My Sunday Washington Post Business Section column is out. This morning, we look at Ritholtz’s rules of investing (part II).

Here’s an excerpt from the column:

“This week, we’re going to pick up with my rules for investing. These rules come from 20 years of experience – or 20 years of learning from my own mistakes. My list is designed to help you understand what you face as an investor and avoid the sorts of errors that cost many investors a lot of money. Understanding the philosophy here will result in fewer losses, better performance and more restful nights.

Because I didn’t want to overwhelm you, I broke the list into two parts. Before we get to this week’s list, you can read the first part here. Those six rules were:

1. Cut your losers short, and let your winners run.
2. Avoid predictions and forecasts
3. Understand crowd behavior.
4. Think like a contrarian.
5. Asset allocation is crucial.
6. Decide if you are an active or passive investor.

Let’s move on to part two . . .>

For some reason, my WaPo print edition access is not working (if anyone can send that PDF, I’d appreciate it)



Ritholtz’s rules of investing (part II)
Barry Ritholtz
Washington Post, October 14 2012

Category: Asset Allocation

Please use the comments to demonstrate your own ignorance, unfamiliarity with empirical data and lack of respect for scientific knowledge. Be sure to create straw men and argue against things I have neither said nor implied. If you could repeat previously discredited memes or steer the conversation into irrelevant, off topic discussions, it would be appreciated. Lastly, kindly forgo all civility in your discourse . . . you are, after all, anonymous.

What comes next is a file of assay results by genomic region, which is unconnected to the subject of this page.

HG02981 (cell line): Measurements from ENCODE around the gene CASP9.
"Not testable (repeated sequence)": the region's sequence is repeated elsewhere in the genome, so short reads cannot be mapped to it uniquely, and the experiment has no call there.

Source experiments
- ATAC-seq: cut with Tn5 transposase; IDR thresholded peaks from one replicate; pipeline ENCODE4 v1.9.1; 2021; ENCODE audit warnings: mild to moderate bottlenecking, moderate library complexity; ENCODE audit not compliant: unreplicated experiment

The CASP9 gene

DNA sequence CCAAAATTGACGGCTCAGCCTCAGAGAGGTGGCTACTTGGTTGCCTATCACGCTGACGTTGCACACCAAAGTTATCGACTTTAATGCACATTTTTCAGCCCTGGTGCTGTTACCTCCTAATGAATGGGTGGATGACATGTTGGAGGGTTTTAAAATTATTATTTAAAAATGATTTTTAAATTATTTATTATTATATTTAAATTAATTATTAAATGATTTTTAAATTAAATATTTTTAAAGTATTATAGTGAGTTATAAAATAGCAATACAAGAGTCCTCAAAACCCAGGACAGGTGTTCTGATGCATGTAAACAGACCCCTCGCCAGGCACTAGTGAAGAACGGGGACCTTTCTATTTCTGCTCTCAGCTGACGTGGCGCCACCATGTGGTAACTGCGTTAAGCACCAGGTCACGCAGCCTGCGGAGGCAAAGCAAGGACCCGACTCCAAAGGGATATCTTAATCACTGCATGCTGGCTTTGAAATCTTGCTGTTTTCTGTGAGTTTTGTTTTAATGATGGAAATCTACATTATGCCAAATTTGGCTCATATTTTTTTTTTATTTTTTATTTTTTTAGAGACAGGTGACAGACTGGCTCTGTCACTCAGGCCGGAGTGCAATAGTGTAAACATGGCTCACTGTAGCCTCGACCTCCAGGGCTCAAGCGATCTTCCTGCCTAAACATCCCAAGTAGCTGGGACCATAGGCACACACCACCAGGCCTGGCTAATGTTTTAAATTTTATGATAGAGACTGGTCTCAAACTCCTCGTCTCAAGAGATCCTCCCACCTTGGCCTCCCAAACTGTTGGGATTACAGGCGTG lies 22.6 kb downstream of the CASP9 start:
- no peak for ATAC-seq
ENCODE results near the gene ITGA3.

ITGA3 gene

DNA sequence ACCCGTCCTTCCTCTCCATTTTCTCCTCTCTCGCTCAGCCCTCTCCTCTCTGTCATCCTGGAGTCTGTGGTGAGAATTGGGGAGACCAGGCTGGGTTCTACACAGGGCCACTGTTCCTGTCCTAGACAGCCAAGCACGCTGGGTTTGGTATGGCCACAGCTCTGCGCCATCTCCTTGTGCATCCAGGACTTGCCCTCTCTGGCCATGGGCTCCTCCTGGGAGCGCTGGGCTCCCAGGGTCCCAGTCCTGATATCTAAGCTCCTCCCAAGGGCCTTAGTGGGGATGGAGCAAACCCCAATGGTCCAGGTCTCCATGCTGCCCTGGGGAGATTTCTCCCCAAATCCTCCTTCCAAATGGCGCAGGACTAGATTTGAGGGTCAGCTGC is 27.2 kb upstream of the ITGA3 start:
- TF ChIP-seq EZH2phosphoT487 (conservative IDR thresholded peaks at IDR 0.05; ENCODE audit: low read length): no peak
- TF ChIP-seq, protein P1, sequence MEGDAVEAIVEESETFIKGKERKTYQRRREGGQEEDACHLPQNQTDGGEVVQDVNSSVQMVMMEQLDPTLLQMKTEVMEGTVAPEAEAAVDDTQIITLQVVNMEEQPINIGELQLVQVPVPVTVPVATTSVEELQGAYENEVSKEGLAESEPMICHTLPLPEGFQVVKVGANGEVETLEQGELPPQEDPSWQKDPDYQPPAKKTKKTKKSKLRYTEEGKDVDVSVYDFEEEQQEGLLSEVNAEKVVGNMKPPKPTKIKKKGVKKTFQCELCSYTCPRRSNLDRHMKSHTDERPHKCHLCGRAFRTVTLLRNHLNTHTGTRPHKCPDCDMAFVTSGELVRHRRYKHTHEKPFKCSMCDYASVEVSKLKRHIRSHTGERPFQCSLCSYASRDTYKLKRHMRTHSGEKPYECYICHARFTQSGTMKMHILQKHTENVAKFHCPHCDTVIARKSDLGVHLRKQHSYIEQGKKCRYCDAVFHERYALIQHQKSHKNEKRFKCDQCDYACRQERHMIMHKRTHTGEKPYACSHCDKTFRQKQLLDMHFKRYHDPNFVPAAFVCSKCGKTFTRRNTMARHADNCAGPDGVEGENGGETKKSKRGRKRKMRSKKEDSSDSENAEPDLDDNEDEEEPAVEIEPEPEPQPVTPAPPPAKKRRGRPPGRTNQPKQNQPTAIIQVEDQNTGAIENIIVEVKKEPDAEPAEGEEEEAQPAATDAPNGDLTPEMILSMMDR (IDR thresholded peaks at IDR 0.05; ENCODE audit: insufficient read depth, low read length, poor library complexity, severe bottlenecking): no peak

4 Responses to “Ritholtz’s Rules of Investing (part II)”

  1. [...] post: Ritholtz's Rules of Investing (part II) | The Big Picture Comments [...]

  2. super_trooper says:

    7. Maximize profits and minimize losses.
    8. Use common sense.
    9. Yep, some ppl are full of sh!t.
    10. Distinguish reality from fantasy.

  3. S Brennan says:


    I read you blog daily…okay, several times a day, because while I have disagreed with you on subjects [minivans come to mind], I feel you are fair broker of information.

    That said, I sure wish I could focus on my life’s work while putting money away for a rainy day [I've already had many as I have noted in previous comments] with out having to worry about whether I am lending money to some immoral scam artist, being taken to the cleaners by immoral scam artist…and getting a reasonable return…understanding that as times change, so too do returns.

    I will do far more for humanity if I could focus on my work, but Wall Street makes such a course impossible for 10′s of millions of Americans, how can this be good for the overall economy?


    S Brennan

  4. RW says:

    In further support of a focus on market and individual psychology (just to add some academic juice)

    A major empirical win for Campbell and Shiller.

    “This is why only fools say today that movements in market-wide price-earnings ratios are best interpreted as shifts in rational expectations of future earnings and dividend growth. Instead, they are best interpreted as do (sic) to fads and fashions in how much people are willing to nerve themselves to pay for a dollar of earnings today …”